Your committee has reviewed the tax treatment of the mutual savings institutions. It has concluded that the present bad-debt reserve provisions are unduly generous and that they require revision. Accordingly, your committee's bill amends the special bad-debt reserve provisions of existing law which are applicable to these institutions to provide what it believes will be an assurance that significant tax will be paid in most cases on the retained earnings of these institutions. The bill provides reserves consistent with the proper protection of the institution and its policyholders in the light of the peculiar risks of long-term lending on residential real estate which is the principal function of these institutions.

* * * * * * *

These additions to bad-debt reserves provided by the bill should be sufficient to enable these mutual savings institutions to provide adequate returns to depositors and at the same time continue to provide a steady supply of capital to homebuyers of the Nation. [H.R. 10650, 87th Cong., 2d Sess., p. 33.]

Petitioner points out that section 593(b)(2) mentions a ceiling of 6 percent of "qualifying real property loans" and that mutual savings banks are in a less risky business than is petitioner. Petitioner thus concludes that, since the Commissioner's determination results in a less than 6 percent reserve, it must be arbitrary. Petitioner also emphasizes that for 2 of the years in issue (1961 and 1962), section 593 allowed for even larger reserves. We do not find, however, that section 593 provides any guidance for this case. The last sentence of the excerpt from the House report quoted above shows that in enacting section 593 Congress was not concerned solely with providing for a reserve sufficient to cover bad debt losses, but was more concerned with providing an adequate return to depositors and an adequate supply of capital to homeowners.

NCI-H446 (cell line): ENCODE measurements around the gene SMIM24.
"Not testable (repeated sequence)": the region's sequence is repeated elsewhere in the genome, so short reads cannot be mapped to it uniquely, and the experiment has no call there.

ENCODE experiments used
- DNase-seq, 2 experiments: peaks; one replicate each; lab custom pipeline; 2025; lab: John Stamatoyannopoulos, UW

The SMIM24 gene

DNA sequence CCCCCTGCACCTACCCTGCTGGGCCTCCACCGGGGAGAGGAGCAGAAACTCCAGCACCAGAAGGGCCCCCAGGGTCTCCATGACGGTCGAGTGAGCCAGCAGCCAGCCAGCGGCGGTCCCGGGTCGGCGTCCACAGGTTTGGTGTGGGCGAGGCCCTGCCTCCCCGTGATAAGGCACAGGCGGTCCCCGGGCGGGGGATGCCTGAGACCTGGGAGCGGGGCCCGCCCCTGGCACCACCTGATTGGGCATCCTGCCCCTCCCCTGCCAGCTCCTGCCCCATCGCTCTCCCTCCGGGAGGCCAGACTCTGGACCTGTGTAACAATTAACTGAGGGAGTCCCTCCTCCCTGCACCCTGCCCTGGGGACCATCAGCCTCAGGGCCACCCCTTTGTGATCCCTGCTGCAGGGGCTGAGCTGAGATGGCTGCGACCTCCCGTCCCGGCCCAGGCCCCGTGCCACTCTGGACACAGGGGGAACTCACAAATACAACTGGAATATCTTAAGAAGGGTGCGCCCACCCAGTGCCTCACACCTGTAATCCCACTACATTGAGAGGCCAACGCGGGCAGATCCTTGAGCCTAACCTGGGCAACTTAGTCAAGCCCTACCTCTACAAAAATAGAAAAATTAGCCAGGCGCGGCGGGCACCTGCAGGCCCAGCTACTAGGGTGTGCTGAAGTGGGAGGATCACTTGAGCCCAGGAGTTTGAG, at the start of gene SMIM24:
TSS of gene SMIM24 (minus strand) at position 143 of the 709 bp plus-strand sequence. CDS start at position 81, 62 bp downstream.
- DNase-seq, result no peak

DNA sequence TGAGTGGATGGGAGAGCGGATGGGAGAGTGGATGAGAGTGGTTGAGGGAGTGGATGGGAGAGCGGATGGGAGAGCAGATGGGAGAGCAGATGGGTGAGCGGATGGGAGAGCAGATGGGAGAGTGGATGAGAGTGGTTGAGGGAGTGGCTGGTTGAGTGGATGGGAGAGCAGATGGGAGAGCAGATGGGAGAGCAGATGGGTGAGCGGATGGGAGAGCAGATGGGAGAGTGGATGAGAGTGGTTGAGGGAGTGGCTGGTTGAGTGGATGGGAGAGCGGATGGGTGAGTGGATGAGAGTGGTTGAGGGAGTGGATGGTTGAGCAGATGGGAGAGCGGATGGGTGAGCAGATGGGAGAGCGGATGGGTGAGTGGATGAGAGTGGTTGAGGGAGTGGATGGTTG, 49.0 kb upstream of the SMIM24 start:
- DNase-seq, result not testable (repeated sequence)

In contrast to the foregoing provisions relating to mutual savings banks, etc., Congress has not enacted similar provisions for business development corporations, although some 48 bills have been introduced to provide favorable treatment for such corporations.7 We think that the past practice in respect of other financial institutions is not of great significance here. There were no special provisions relating to business development corporations during the tax years in question, and, as indicated above, footnote 6, what is a "reasonable" addition to petitioner's reserve must rest on facts that are applicable to petitioner.

In sum, although there may be persuasive reasons to support the action taken by petitioner, we cannot find that the Commissioner abused his discretion, and that is all that is before us.

Decision will be entered for the respondent.


1. At some time after the years in issue, the limit was changed to 10 times.
2. It is not clear from the record whether this figure includes some accrued interest.
3. Moreover, even if petitioner should sustain bad debt losses in a later year in excess of what can be absorbed by the reserve, it would not necessarily be disadvantaged thereby, for such excess would be taken into account in determining the addition to the reserve in the later year. See sec. 1.166-4(b)(2), Income Tax Regs., which provides:

Secs. 1.166-4 Reserve for bad debts.

(b) Reasonableness of addition to reserve — * * *

(2) Correction of errors in prior estimates. In the event that subsequent realizations upon outstanding debts prove to be more or less than estimated at the time of the creation of the existing reserve, the amount of the excess or inadequacy in the existing reserve shall be reflected in the determination of the reasonable addition necessary in the current taxable year.